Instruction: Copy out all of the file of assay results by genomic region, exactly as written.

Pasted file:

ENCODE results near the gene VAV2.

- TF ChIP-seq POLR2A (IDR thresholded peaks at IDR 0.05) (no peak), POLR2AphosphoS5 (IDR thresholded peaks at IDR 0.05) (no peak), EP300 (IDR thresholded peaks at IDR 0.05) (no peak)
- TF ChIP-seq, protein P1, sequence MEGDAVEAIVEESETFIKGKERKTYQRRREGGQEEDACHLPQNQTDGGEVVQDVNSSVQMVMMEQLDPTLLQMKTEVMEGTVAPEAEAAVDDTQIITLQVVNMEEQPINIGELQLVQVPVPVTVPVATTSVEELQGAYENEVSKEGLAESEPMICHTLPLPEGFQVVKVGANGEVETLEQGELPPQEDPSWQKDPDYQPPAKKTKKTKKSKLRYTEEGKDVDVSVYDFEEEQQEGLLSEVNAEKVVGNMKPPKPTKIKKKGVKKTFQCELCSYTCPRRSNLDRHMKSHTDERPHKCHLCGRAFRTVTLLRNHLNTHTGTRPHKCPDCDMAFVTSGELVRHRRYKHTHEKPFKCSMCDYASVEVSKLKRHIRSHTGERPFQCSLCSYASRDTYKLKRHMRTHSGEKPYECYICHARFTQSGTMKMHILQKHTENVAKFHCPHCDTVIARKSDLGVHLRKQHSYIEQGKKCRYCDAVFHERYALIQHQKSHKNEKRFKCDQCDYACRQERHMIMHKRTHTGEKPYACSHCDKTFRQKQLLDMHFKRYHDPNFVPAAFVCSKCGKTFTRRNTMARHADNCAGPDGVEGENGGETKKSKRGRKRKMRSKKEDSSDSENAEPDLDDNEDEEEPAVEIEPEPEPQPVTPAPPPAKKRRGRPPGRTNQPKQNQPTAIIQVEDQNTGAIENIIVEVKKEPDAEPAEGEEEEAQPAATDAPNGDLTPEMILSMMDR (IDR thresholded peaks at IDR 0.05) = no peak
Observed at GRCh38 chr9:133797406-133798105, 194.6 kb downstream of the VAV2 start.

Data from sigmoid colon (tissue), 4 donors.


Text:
ENCODE results near the gene VAV2.

- TF ChIP-seq POLR2A (IDR thresholded peaks at IDR 0.05) (no peak), POLR2AphosphoS5 (IDR thresholded peaks at IDR 0.05) (no peak), EP300 (IDR thresholded peaks at IDR 0.05) (no peak)
- TF ChIP-seq, protein P1, sequence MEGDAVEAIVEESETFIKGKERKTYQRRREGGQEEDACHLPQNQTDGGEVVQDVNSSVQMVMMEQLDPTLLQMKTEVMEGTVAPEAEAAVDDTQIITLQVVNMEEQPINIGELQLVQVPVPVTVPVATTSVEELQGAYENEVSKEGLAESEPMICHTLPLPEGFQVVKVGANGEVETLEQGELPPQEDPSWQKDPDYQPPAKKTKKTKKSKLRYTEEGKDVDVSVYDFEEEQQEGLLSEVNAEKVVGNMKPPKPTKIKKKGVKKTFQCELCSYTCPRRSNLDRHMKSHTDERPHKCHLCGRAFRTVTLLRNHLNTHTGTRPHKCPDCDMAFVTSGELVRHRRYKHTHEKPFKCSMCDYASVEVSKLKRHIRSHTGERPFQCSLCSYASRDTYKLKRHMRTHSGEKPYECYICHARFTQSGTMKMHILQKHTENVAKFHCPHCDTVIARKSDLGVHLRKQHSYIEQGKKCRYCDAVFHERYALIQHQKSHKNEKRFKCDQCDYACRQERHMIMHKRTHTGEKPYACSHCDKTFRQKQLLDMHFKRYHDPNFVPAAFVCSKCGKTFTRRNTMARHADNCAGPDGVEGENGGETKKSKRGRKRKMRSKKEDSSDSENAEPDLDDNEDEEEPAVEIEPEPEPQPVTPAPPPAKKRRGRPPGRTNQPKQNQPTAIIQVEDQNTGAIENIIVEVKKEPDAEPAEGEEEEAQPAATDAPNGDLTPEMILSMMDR (IDR thresholded peaks at IDR 0.05) = no peak
Observed at GRCh38 chr9:133797406-133798105, 194.6 kb downstream of the VAV2 start.

Data from sigmoid colon (tissue), 4 donors.